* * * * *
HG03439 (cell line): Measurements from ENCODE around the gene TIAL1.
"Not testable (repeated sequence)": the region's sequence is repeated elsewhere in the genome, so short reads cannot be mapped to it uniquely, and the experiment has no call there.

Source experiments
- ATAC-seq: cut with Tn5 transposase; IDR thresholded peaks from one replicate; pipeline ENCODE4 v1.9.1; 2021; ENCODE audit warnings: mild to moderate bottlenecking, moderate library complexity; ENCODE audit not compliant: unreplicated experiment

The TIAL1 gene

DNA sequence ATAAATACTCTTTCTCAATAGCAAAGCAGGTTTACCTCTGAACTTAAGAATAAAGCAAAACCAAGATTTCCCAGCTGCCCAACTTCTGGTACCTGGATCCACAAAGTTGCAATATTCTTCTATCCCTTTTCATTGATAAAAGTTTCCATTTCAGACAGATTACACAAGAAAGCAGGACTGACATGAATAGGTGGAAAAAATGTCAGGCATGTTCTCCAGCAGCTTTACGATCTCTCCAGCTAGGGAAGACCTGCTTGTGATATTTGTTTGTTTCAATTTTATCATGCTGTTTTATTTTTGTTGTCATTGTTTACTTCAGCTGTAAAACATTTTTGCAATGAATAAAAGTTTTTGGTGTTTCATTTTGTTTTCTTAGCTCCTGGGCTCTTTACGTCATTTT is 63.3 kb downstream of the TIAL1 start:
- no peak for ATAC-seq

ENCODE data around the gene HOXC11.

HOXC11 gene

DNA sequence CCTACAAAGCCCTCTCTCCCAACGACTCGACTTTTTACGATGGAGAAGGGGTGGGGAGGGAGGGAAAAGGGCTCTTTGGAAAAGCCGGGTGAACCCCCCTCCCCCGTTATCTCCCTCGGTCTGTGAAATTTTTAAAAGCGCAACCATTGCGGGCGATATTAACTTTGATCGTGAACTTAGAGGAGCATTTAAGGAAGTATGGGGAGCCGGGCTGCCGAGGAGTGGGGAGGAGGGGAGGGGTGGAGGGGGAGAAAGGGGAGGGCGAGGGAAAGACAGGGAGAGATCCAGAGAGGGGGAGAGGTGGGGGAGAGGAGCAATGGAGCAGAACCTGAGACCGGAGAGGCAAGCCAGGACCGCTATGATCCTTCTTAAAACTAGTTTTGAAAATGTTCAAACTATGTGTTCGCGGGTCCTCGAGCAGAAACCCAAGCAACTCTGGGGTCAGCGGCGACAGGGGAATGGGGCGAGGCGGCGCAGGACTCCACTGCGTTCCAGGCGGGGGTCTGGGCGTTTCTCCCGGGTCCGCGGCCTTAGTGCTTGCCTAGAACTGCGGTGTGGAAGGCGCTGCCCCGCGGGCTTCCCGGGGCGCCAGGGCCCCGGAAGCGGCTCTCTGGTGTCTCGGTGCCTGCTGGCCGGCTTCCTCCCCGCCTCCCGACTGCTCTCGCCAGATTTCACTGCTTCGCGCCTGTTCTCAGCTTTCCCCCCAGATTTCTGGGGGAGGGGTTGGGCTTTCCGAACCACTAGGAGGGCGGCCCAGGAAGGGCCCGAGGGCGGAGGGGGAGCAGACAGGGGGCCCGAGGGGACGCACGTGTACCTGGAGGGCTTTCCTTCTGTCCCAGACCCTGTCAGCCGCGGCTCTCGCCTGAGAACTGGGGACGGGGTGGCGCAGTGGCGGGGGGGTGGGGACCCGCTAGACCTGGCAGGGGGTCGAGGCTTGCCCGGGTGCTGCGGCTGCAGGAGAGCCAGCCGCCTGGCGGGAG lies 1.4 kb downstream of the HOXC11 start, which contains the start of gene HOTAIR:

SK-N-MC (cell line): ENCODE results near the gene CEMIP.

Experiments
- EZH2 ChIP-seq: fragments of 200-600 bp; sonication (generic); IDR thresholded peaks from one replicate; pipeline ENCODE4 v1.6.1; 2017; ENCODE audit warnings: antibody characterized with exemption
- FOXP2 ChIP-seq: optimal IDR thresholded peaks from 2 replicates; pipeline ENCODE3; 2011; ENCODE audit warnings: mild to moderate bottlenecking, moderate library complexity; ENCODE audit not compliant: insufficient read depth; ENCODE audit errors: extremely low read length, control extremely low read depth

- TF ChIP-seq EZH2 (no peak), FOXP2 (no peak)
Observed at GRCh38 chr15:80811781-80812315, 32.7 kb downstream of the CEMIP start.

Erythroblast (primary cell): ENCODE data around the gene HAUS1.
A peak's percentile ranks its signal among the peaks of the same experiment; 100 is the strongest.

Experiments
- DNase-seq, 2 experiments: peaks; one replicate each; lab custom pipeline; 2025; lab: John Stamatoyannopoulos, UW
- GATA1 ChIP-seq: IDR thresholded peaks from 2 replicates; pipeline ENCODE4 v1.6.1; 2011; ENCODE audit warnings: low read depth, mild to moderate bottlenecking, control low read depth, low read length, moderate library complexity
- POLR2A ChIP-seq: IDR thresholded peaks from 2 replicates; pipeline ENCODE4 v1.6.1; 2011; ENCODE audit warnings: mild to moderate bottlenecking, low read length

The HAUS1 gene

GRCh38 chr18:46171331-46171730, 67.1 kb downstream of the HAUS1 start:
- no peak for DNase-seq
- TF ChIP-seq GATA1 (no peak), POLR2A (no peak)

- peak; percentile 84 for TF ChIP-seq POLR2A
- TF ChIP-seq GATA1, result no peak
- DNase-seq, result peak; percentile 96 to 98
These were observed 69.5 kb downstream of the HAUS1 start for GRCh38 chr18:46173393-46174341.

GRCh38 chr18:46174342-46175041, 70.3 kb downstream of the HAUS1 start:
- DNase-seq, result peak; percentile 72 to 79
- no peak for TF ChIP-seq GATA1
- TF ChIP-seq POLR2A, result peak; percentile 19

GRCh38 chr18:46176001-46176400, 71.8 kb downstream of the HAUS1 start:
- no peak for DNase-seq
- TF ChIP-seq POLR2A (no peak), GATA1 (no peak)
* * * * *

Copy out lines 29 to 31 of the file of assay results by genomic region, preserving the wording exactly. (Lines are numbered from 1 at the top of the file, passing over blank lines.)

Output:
- DNase-seq, result peak; percentile 96 to 98
These were observed 69.5 kb downstream of the HAUS1 start for GRCh38 chr18:46173393-46174341.

GRCh38 chr18:46174342-46175041, 70.3 kb downstream of the HAUS1 start: